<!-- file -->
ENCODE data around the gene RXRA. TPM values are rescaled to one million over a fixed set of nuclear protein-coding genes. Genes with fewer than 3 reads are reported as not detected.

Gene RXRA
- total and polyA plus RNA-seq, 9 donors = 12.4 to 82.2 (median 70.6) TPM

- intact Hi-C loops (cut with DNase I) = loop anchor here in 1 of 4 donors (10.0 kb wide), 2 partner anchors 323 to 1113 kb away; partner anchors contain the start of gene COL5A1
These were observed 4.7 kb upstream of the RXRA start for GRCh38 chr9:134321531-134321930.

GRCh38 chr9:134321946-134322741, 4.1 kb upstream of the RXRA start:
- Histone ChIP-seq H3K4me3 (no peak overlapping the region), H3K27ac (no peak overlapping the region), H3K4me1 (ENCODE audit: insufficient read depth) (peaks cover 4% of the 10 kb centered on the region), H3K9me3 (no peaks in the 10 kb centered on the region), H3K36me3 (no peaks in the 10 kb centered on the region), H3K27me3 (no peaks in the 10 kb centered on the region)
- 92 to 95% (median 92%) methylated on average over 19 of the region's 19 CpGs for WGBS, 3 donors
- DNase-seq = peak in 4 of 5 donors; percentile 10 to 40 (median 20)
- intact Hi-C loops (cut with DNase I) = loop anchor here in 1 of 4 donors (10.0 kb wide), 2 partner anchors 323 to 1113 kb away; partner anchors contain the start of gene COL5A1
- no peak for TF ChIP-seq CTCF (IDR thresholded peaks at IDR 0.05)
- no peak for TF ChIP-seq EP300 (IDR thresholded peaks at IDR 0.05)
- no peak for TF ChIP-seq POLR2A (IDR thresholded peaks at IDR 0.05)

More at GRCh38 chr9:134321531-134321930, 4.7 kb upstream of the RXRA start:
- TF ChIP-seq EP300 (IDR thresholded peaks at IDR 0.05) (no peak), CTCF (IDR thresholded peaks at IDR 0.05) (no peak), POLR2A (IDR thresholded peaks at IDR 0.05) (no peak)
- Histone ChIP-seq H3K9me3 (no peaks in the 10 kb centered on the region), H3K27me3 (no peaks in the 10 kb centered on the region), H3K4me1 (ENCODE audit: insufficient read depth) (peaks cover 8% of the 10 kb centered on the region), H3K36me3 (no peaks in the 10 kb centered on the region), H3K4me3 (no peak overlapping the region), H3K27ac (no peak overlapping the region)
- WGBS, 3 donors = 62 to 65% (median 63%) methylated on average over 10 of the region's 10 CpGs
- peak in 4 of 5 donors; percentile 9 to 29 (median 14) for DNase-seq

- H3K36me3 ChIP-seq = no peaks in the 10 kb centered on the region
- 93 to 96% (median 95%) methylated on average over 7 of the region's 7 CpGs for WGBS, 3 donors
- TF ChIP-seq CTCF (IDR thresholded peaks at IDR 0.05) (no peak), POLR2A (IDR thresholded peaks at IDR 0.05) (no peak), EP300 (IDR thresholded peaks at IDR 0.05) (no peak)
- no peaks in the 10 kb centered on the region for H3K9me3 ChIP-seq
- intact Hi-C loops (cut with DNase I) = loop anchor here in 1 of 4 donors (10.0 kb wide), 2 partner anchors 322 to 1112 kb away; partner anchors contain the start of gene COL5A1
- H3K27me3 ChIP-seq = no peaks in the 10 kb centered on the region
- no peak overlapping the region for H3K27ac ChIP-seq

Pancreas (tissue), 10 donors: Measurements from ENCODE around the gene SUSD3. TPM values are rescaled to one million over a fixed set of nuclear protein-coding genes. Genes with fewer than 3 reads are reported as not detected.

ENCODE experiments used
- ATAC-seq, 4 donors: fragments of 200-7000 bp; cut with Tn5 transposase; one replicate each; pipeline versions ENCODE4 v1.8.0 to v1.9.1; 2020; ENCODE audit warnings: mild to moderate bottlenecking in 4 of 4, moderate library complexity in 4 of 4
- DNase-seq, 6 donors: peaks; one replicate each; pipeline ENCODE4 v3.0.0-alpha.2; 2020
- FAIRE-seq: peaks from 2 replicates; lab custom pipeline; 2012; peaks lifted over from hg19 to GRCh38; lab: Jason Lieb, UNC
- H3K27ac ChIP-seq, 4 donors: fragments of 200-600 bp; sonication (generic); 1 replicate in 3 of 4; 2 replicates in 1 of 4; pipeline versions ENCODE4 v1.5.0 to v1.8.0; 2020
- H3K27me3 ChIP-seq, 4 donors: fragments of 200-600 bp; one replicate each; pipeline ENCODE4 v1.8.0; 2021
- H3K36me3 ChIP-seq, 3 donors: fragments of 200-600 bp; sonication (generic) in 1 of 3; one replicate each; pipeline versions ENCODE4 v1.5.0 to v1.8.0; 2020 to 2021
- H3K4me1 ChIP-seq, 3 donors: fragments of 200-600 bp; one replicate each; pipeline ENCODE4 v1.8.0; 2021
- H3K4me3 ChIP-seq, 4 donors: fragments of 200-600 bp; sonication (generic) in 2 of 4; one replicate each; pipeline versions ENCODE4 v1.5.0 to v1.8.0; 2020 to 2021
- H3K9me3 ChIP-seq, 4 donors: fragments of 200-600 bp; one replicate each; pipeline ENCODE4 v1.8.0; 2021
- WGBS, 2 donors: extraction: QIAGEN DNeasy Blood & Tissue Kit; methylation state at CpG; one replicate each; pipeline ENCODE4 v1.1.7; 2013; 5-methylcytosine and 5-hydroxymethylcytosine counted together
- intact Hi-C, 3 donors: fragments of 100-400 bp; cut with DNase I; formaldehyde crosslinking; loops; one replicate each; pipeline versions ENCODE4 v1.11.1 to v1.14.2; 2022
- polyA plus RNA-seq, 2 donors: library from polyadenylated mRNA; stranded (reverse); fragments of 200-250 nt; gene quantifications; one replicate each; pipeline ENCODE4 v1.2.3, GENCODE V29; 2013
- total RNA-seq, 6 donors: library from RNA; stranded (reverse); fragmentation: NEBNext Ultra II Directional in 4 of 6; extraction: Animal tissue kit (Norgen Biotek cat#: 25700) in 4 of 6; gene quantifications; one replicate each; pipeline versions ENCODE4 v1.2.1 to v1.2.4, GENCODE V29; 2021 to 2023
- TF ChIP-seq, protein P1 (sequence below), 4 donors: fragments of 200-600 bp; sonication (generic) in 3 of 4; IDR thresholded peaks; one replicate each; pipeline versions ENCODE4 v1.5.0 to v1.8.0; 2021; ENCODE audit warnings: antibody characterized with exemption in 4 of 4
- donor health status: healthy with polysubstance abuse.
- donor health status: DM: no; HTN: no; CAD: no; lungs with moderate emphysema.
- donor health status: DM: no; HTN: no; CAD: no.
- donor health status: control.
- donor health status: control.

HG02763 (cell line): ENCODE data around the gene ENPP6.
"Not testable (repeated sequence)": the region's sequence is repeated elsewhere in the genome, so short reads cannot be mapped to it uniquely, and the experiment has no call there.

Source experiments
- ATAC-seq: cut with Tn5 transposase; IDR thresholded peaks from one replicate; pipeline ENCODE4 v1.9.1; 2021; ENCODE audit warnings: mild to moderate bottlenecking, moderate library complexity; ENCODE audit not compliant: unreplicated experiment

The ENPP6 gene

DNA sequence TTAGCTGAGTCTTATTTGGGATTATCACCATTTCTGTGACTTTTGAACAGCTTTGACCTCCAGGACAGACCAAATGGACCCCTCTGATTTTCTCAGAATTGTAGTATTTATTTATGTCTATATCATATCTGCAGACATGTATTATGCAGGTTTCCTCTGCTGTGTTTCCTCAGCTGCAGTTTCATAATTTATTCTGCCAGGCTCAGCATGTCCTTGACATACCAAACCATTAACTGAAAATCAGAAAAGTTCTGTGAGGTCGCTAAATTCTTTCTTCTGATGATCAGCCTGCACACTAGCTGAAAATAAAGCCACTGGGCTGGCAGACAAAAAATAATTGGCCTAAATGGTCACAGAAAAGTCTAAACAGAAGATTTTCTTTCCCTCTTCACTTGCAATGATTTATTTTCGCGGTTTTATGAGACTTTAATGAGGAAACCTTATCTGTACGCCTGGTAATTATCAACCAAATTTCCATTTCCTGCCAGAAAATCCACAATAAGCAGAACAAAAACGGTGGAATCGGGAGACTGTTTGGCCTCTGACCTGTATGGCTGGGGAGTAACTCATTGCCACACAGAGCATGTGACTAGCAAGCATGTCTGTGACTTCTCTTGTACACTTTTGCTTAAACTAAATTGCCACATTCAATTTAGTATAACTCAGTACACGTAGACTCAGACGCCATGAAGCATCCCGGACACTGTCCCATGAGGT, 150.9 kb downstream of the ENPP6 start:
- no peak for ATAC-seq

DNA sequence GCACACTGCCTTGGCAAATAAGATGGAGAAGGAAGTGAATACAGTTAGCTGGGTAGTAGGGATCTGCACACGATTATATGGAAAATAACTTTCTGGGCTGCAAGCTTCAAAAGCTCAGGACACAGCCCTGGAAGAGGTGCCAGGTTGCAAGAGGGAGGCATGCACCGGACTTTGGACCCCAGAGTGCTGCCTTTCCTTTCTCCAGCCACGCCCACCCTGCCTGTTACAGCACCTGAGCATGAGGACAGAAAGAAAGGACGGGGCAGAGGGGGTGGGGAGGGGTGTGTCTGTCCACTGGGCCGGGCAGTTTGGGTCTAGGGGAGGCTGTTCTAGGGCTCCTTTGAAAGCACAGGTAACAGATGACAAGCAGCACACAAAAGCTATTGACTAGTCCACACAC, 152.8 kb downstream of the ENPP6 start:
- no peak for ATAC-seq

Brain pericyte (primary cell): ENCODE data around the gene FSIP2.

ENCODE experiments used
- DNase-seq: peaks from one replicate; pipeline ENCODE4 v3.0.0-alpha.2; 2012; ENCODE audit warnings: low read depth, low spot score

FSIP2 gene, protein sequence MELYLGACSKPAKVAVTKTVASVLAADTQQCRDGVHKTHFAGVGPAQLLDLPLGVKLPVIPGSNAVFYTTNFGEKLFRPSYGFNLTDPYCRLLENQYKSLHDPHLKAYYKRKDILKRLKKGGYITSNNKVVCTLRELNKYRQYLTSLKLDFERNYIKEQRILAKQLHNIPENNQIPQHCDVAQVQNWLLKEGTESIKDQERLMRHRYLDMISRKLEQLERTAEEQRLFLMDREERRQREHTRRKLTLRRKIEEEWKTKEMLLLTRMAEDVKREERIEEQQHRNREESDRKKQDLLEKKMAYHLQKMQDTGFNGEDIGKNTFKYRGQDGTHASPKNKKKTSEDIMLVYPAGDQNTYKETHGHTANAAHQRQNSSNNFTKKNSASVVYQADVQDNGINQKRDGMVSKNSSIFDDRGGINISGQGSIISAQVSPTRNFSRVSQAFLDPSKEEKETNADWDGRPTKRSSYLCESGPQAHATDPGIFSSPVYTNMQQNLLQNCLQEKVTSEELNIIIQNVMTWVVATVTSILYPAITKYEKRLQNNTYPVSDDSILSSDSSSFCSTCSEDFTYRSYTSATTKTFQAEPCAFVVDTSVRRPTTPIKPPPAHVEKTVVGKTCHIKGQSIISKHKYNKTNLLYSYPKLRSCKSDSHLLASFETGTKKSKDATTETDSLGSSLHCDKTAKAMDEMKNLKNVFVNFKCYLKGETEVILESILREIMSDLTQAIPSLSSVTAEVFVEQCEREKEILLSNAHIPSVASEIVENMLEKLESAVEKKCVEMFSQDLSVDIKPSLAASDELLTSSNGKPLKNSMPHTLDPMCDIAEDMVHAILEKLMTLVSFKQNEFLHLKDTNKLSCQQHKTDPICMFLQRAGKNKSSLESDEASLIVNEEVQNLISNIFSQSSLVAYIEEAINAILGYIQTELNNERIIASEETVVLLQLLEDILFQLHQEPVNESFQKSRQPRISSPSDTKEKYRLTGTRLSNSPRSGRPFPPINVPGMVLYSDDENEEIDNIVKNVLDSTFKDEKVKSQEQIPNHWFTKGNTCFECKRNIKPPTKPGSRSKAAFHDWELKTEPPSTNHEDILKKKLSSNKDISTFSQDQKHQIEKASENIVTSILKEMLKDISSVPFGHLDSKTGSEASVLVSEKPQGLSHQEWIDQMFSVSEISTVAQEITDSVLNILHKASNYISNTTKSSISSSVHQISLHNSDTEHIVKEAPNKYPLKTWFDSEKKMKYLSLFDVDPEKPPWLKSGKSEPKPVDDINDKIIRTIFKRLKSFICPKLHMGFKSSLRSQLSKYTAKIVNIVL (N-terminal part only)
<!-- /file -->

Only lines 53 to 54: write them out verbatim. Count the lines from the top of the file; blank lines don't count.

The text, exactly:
- no peak for ATAC-seq

DNA sequence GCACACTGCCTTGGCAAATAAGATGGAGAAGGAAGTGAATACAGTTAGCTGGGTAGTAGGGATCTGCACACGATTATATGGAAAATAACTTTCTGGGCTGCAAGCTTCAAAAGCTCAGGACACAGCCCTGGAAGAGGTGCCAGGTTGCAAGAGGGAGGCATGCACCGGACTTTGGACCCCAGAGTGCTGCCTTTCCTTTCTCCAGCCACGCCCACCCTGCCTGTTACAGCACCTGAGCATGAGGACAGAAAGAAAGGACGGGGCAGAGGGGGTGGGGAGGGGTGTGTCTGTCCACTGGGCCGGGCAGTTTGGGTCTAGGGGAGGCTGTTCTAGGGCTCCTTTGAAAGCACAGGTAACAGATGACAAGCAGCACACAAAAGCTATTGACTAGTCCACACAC, 152.8 kb downstream of the ENPP6 start: